An interesting report on newly used domain names and their usage in spam
One of the interesting things from Geoff Huston's DNS-OARC 30: Bad news for DANE (via, which has useful comments, especially from tptacek, and seen also Against DNSSEC) is some information about the churn in new domain names over the time span of a week, in a section called "The modality of mortality of domain names". I'm just going to quote the end summary, but the whole section is well worth reading. The summary:
The majority of the short-lived names were observed in the gTLD space, and here blacklisting is the primary cause of name death. This was also observed in those ccTLDs that are used as generic TLDs. Overall, some 8% of new names die within seven days.
The observation from this study is that we appear to be spending a huge set of resources to remove names that should never have existed in the first place. If further rounds of new gTLD rounds turn out to be little more than an exercise to offer more choices for spammers, then why are we doing this to ourselves?
(Geoff Huston's article has the wrong link for the presentation materials; the correct link is The Modality of Mortality in Domain Names. Also, 'name death' here does not mean that the DNS records are removed; merely being listed on a domain blacklist is enough. From Paul Vixie's slides, the domain blacklists used are Spamhaus, Swinog URIBL, and SURBL.)
The cynical observation is that people pay a lot of money to register as operators for new gTLDs, and who is going to turn down that money? The operators may not make much money (but maybe they do, from some spammers), but the people who approve new gTLDs and get money for them sure do.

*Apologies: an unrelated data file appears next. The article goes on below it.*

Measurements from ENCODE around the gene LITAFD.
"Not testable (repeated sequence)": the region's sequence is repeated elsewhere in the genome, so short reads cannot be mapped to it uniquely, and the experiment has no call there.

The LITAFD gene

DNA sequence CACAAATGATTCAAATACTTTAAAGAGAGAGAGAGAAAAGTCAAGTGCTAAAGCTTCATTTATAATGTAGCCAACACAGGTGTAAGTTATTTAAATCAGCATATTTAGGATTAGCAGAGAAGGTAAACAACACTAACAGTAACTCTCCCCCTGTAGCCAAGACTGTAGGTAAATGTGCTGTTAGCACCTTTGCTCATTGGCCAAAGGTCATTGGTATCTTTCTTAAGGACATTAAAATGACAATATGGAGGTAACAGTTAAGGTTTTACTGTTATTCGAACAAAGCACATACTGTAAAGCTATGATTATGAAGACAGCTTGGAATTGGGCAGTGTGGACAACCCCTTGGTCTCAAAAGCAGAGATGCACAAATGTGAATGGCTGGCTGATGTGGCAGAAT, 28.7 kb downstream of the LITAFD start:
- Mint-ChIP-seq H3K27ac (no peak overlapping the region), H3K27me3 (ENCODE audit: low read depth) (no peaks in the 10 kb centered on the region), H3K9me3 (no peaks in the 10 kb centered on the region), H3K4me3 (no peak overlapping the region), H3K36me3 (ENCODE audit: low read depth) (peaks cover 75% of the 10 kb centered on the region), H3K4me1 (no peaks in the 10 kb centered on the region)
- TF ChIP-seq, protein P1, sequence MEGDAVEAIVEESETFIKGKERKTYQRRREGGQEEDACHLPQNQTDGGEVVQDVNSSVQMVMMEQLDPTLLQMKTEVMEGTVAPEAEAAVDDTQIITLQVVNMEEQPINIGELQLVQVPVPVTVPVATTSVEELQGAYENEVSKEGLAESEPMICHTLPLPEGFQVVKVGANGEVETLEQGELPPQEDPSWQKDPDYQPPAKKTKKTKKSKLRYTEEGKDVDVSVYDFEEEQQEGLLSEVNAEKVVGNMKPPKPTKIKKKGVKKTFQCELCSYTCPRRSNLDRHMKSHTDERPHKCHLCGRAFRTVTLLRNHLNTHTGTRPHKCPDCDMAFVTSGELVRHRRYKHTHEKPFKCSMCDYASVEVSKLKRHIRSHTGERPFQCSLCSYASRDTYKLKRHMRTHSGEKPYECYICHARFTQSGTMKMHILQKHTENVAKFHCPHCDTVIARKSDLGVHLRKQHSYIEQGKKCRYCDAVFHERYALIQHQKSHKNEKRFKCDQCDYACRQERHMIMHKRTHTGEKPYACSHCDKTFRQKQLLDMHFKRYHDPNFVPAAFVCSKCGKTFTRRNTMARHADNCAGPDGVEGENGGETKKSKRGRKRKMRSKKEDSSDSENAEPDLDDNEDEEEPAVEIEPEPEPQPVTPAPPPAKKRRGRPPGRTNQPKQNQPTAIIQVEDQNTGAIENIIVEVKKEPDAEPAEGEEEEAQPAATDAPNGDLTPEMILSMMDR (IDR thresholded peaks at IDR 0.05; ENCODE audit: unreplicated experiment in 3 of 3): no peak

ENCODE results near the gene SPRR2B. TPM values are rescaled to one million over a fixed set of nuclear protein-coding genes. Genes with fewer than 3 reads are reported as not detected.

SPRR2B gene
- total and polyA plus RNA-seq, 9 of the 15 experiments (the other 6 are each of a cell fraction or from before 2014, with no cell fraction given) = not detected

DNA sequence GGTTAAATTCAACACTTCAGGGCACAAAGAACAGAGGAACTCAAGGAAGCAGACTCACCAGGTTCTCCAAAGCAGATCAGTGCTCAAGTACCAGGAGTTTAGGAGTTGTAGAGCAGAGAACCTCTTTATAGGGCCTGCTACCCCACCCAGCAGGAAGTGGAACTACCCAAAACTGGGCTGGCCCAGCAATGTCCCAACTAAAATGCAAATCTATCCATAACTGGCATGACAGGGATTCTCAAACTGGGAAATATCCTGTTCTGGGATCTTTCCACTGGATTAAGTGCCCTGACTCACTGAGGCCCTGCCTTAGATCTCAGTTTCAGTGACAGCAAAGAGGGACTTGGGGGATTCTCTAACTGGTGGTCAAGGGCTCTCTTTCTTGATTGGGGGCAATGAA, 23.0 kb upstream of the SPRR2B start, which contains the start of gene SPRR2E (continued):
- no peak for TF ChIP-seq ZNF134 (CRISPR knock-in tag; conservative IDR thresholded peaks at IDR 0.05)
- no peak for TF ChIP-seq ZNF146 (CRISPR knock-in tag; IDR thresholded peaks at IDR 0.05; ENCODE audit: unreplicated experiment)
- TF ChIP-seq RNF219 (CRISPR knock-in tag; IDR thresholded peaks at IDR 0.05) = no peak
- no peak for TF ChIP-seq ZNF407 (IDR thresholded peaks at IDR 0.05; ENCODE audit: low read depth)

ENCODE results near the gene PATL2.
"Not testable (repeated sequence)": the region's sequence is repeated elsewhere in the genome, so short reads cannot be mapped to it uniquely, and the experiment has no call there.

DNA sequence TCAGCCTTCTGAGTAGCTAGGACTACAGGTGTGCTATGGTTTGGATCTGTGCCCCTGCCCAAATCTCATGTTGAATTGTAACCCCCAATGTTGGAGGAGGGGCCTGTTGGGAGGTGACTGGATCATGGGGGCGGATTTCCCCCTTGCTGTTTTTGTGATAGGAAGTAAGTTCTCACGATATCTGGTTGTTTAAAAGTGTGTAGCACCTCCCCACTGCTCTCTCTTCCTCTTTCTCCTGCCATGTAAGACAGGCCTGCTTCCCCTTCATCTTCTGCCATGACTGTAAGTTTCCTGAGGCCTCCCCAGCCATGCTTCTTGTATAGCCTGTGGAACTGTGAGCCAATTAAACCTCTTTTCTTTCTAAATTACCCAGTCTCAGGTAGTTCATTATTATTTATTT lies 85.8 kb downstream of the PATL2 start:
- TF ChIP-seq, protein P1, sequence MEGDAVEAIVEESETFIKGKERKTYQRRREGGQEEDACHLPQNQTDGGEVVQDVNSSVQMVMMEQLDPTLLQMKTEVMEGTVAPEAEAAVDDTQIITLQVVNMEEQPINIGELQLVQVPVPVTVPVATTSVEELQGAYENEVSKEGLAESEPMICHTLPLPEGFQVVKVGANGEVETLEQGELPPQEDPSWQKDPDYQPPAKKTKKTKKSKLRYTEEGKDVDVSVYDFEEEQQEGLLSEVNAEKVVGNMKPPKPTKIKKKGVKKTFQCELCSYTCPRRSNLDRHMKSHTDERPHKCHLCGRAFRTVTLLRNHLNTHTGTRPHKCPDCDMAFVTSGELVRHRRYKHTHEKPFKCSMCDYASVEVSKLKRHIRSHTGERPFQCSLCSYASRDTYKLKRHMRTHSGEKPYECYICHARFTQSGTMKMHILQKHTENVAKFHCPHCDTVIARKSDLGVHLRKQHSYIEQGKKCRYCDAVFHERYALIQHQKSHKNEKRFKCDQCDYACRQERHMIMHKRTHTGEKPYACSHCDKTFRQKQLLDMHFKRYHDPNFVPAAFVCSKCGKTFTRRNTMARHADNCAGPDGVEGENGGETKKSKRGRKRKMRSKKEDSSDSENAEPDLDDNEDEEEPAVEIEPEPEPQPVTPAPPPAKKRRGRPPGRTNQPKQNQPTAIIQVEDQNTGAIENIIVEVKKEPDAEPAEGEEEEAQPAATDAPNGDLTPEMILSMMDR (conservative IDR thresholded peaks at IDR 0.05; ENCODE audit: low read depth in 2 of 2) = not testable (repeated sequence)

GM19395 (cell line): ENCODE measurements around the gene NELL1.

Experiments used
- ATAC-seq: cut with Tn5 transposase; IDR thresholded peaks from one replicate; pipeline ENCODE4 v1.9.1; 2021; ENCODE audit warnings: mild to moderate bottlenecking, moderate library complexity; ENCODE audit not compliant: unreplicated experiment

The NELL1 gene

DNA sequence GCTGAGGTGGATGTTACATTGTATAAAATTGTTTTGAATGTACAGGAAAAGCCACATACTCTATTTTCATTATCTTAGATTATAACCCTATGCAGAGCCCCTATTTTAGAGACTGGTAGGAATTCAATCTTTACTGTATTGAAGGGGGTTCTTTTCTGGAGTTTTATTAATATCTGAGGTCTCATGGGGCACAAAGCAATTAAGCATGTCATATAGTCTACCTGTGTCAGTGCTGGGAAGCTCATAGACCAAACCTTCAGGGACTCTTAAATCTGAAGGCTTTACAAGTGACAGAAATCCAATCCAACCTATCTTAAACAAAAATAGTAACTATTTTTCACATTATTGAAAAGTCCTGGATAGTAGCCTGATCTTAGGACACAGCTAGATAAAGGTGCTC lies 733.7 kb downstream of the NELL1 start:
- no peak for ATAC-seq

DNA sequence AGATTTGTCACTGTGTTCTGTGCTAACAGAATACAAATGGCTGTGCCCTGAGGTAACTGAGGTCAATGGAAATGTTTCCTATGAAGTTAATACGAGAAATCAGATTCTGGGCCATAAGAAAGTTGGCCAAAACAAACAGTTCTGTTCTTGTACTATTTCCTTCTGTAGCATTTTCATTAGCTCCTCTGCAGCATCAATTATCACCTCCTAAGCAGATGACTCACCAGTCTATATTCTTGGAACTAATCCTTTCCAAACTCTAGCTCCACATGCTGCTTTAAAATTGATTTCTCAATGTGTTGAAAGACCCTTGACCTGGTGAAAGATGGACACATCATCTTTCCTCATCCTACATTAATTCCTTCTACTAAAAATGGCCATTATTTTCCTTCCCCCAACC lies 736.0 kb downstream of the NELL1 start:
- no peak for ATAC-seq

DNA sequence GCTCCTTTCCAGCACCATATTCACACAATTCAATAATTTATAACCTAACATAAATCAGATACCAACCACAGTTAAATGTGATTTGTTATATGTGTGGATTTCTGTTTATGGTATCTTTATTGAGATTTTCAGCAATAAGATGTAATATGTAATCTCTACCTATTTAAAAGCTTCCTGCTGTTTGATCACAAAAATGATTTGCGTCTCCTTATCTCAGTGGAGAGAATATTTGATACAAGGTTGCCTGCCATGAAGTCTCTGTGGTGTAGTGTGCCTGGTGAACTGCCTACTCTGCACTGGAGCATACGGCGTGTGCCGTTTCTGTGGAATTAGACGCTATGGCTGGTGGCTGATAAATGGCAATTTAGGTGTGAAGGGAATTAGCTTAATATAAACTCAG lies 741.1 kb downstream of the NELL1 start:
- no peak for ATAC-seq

Another striking thing from the slides is that almost 1/5th of new gTLD domains die within a week, and it is usually due to blacklists. This is a much higher rate of death than the overall numbers, which backs up what I suspect will be most people's intuition that random gTLD domain names are most likely to be involved in spam. Some gTLDs have dramatic death rates in the study; the slides suggest that 65% of new domains in .date get blacklisted within a week, for example.
This is for 'newly observed domains', which means that this is the first time the domain names have been used. They may or may not have been registered recently, although the speculation that some fast removals from the DNS result from credit card chargebacks and other charging failures suggests that perhaps that recent registration is also the case.
Since blacklisting is apparently often so fast, there is an obvious approach in an anti-spam system that wanted to do the work. You could keep track of domain names that you've seen in email and then temporarily defer all messages with new domain names for six hours or so. This is a clear extension of IP-based or sender-based greylisting, with part of the same goal of hoping that any bad actors appear on blocklists before you reach your timeout period and accept the email.